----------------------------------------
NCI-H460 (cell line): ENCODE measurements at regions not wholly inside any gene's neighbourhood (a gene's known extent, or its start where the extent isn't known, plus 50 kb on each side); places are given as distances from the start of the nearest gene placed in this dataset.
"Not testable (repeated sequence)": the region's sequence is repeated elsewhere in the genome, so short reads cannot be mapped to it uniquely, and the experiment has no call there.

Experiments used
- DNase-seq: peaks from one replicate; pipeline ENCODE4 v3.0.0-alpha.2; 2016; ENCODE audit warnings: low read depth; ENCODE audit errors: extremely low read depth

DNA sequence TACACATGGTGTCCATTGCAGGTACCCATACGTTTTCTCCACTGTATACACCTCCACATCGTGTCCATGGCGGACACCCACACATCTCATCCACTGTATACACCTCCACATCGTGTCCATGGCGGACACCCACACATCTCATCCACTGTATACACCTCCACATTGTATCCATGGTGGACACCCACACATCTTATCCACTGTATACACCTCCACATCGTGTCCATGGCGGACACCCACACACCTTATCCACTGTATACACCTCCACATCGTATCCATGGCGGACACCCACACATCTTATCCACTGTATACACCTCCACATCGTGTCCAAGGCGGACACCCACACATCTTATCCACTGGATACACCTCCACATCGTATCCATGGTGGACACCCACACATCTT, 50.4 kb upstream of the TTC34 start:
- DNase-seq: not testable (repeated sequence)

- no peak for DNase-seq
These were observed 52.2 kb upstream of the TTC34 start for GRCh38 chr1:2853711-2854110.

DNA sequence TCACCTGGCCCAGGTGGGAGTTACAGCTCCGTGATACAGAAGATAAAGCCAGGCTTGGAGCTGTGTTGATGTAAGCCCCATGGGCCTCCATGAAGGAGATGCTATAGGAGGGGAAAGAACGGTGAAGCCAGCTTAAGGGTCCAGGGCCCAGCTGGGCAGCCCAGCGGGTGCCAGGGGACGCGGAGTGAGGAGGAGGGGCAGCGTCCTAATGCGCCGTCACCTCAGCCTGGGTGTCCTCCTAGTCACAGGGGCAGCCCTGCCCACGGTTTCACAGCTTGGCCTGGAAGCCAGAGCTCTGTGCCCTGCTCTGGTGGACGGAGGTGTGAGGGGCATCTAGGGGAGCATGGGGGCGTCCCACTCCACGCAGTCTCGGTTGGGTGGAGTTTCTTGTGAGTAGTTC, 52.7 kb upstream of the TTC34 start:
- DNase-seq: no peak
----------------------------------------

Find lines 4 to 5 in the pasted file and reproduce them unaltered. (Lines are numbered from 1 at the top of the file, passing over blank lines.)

- DNase-seq: peaks from one replicate; pipeline ENCODE4 v3.0.0-alpha.2; 2016; ENCODE audit warnings: low read depth; ENCODE audit errors: extremely low read depth

DNA sequence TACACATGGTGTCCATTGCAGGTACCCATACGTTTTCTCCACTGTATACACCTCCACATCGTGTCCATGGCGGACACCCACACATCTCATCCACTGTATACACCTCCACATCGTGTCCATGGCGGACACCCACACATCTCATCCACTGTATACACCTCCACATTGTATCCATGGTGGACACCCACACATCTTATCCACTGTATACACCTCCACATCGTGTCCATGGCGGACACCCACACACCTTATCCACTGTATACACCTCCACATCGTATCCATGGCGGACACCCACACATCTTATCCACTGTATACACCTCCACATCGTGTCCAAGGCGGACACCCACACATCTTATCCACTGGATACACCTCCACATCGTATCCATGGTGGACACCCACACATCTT, 50.4 kb upstream of the TTC34 start: